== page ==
Las Vegas police say they’re still working on getting the money to put resource officers into the schools.
The Las Vegas City Schools board received an update recently from Police Chief Gary Gold and Officer Shawn Montoya on a plan that would put resource officers on school grounds.
“Shawn Montoya, the grant writer for the Las Vegas Police Department, is working very, very hard to try to get this proposal together so that we can have school resource officers at Robertson High School and West Las Vegas,” Gold said.
Montoya told the board the goal of the project is to make schools safe and, in turn, a better learning environment. He said area lawmakers are supporting the effort and will submit a bill to the state Legislature for funding. Montoya said he was also in the process of writing a grant to bring in money for more security officers.
“We want to have enough resource officers for both school districts,” Montoya said.
Montoya said there would be resource officers at both school districts but that the intention is simply not a show of force.
“No, we’re not here for a show of force. You have your own policies concerning discipline; ours is a support role,” Montoya said.
Board member Philip Leger said he understood there would be officers at the two high schools but asked if the middle and elementary schools would be included.
Gold said he hoped that one day there could be enough resources to have an officer at every single school, but he said money is always an issue.
“Our goal is to try to get as many officers as we possibly can in the schools, but right now we will probably be able to only get one officer assigned to each school district. The middle schools from both sides have asked me for an officer, but the superintendents will decide where the need is. They could be at the high school or may have to go an elementary school to deal with an issue. But I want to make clear these officers will not be enforcing school policies,” Gold said.
Gold said sometimes there would be a fine line between school policy and criminal activity. He said set guidelines between his department and the schools will provide consistency in how resource officers are used.
“Once an action crosses the threshold into criminal activity, we want to have some consistency within the Las Vegas Police Department or any law enforcement agency that responds,” Gold said.
Board vice president Ramon “Swoops” Montao said he had recently met with members of the Farmington school board whose program Las Vegas is looking to for guidance. He said they told him that overall they were pleased with their program.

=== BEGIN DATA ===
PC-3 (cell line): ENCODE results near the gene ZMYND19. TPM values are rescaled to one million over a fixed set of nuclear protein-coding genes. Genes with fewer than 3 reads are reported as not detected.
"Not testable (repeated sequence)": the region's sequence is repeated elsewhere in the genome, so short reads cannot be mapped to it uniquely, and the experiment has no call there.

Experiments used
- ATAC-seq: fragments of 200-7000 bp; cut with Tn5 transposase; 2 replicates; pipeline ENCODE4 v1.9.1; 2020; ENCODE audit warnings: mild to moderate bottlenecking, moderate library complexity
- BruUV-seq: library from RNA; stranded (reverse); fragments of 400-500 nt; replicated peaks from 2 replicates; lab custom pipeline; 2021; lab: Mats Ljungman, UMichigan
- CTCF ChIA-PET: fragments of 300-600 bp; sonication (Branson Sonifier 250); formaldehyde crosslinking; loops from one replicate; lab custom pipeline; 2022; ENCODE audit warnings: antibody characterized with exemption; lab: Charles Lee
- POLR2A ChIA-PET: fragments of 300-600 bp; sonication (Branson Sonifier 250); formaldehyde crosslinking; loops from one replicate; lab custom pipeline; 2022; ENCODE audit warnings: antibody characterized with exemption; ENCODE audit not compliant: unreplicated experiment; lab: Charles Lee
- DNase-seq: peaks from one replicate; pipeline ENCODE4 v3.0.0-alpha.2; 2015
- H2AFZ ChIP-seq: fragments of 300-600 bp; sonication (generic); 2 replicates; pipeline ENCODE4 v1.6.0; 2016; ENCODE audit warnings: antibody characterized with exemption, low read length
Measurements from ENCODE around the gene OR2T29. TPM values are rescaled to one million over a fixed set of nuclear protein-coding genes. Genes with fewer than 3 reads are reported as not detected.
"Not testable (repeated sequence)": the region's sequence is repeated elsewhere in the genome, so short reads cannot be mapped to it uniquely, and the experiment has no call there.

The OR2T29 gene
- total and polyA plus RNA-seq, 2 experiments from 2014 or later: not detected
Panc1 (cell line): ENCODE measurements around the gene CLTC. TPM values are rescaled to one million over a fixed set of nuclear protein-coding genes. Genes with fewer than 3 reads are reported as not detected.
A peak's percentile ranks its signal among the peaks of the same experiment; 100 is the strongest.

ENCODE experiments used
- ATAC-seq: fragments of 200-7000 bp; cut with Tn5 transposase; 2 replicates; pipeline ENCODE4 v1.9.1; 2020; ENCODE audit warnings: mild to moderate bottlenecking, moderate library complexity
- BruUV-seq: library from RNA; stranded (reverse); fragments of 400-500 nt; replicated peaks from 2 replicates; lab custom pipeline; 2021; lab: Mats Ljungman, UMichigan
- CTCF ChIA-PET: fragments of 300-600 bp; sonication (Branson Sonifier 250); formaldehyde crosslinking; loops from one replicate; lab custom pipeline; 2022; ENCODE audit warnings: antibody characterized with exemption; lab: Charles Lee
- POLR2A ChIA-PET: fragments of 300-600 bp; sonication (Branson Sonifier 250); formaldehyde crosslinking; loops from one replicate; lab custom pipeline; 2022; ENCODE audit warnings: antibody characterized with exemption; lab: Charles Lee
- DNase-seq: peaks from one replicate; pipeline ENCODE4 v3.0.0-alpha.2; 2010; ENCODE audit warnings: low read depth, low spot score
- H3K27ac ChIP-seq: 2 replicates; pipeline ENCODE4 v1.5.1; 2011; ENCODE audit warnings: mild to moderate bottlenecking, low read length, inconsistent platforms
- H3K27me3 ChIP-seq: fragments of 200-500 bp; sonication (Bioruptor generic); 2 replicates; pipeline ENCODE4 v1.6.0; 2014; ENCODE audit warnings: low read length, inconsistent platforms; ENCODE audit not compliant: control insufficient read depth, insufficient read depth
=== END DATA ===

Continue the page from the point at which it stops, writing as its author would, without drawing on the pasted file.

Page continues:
“They felt they were able to stop a lot of school violence due to the fact that they have resource officers available, not only at the high school but at the elementary level. Schools tend to try to handle situations when a crime has been committed. I think this takes liability off the schools when a crime has been committed, law enforcement is there, and they’re handling the situation,” Montao said.
Montao said he had heard, among other things, concerns about officers carrying guns in schools. He said when it comes closer to carrying out the program, people would have an opportunity to voice those concerns.
Gold said resource officers would fall under his purview.
“We want to make sure we’re following all the proper procedures — this is for the benefit of our children, and I think that should be what it’s geared to and that should be our focus.”
Board member Patrick Romero wanted to know about the training and wondered about the department’s resources.
“With the shortage that you’re facing already, will we be able to get officers for your needs and our needs?” Romero asked.
Gold said the program would help his agency because it is flooded with calls from the schools and other places.
“If we can eliminate some of the calls that we have to respond to at all the schools in town, we can free up our officers to respond to calls within the city and focus on things like DWI enforcement and traffic,” Gold said. “It will really be a plus; it will be a benefit. Of course, we have to get funded before we jump the gun, but we wanted you all to know this would be good for everybody if we’re able to get funded.”
Board president Elaine Luna said that if she and the board could do anything to support the application for the grant, they would be there to do that.
“Whether it be letters of support or working with the community we would be happy to do that,” Luna said.
Montoya readily accepted Luna’s offer of support, and Robertson principal Richard Lopez said his school already had a lot of the data that had been requested by the Police Department.